It's surprising how many people say how they would like their property distributed after their death, but never actually write a Will. One third of all Australians die intestate – that is, without leaving a Will. Your Will can ensure that your family, friends and charitable institutions that you hold dear, will receive exactly what you intended, without legal tangles.

A Will is a written statement setting out in plain language how you wish your assets to be distributed after your death. It names the people or non-profit organisations to whom you want to leave cash or property and what you want to leave them.

No matter how simple your wishes or how modest your assets, you should prepare a Will and review it periodically to reflect your present situation.


Your professional advisor can translate your wishes into proper legal form. Some points to remember are:

  • You should make fair provision for immediate family. Your spouse or children may challenge your Will in Court if they think that you have not left them enough.
  • In the event that you may outlive your named beneficiaries, then you can provide for this possibility by naming a non-profit organization such as the Rabbinical College as your residual beneficiary, even though the Rabbinical College may be a Primary Beneficiary to receive a specific gift.
  • Remember the effect inflation may have on any specified amounts mentioned in your Will. They may be only worth a fraction of their current value when finally distributed. Hence, this may be avoided if a percentage share of the estate is specified rather than a fixed dollar sum.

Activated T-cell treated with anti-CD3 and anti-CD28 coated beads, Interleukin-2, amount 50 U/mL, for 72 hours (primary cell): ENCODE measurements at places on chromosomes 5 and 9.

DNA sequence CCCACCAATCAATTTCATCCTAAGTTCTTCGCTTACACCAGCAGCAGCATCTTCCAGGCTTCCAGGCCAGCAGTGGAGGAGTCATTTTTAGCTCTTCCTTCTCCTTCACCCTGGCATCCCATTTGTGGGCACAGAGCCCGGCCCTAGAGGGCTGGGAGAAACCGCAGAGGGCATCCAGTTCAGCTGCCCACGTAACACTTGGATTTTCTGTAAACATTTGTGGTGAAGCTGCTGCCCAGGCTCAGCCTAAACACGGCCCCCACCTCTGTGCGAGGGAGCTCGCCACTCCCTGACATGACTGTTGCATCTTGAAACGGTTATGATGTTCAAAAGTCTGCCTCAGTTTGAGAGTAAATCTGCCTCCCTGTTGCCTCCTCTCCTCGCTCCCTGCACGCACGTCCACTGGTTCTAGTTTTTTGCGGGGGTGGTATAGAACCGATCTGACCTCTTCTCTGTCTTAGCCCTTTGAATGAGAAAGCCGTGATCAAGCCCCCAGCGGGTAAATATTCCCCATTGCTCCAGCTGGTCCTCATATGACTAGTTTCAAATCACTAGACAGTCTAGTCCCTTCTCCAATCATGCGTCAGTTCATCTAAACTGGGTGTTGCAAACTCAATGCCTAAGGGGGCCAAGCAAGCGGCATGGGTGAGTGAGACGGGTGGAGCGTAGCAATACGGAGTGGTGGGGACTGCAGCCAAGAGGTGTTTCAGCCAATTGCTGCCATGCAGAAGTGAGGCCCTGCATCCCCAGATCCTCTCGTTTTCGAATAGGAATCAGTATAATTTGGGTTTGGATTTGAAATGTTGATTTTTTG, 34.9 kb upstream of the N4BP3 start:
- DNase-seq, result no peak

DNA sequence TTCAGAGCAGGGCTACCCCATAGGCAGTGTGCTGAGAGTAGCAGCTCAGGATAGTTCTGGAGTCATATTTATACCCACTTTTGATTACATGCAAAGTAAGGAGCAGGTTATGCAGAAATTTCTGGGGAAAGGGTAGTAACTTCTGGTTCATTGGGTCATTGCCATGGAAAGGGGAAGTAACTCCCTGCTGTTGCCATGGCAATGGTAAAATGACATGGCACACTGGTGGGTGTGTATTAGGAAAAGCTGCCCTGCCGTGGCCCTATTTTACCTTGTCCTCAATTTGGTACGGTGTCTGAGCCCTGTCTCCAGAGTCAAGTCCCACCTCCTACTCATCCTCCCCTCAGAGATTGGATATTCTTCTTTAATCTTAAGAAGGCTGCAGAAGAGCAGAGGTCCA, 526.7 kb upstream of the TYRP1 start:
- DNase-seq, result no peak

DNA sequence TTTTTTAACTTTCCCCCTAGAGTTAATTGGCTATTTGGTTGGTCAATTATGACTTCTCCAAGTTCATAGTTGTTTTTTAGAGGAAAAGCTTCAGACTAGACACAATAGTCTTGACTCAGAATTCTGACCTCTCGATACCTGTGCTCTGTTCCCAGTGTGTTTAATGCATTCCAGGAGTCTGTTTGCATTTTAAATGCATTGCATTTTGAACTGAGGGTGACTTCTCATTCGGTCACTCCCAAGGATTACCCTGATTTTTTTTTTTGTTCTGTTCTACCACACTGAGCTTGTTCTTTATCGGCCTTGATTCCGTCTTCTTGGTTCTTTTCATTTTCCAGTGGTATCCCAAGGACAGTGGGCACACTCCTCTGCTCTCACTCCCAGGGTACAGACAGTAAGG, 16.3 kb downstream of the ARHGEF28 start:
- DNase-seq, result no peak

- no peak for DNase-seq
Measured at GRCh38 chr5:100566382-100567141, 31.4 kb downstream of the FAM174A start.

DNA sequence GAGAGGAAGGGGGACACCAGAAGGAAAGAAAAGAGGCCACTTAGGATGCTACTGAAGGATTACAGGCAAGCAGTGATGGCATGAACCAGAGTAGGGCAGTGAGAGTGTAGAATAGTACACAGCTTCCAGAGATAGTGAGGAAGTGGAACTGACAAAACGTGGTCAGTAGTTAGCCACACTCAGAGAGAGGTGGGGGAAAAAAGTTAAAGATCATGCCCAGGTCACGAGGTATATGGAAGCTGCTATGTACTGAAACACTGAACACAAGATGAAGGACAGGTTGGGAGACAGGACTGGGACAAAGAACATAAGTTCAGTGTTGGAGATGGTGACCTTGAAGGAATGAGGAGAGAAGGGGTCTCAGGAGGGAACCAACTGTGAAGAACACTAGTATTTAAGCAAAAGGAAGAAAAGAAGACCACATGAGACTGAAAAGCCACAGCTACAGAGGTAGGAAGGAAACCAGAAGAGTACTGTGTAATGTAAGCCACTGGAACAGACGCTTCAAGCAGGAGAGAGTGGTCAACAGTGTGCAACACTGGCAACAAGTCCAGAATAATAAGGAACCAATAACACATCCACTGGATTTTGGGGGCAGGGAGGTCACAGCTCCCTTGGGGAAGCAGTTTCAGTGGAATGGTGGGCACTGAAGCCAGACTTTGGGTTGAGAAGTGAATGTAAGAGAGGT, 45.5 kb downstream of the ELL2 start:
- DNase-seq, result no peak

• When a bequest is made to a non-profit organisation such as the Rabbinical College, the institution would prefer if the words 'for the general purposes of' are added, rather than specifying the use of the gift. In this way your gift can be allocated to existing priorities of that organization.


In your Will, you should nominate one or two executors responsible for carrying out the terms of your Will. The responsibilities of the Executor can be quite onerous. He or she must:

  • Identity and take control of all of the assets of the estate.
  • Obtain the 'Grant of Probate' to do as the Will instructs.
  • Ensure any taxes, expenses and other debts are paid, collect any monies due, if necessary the sale of any property, then transfer the balance to the beneficiaries as directed by the Will.

So obviously, it is in your best interest to appoint a Trustee Company, a Solicitor or other professional as Executor. If you want your spouse or friend to have some involvement in managing your Estate, such a person may act as a co-advisor with the professional advisor.


Now that you have formalised your Will, do not neglect it so no-one can locate it. You may deposit it with your Solicitor, Trustee Company, Bank or Executor. If you want it at home, it's safer to retain a copy and leave the original with one of the above-mentioned. At all times your Executor and your next-of-kin should know of its location.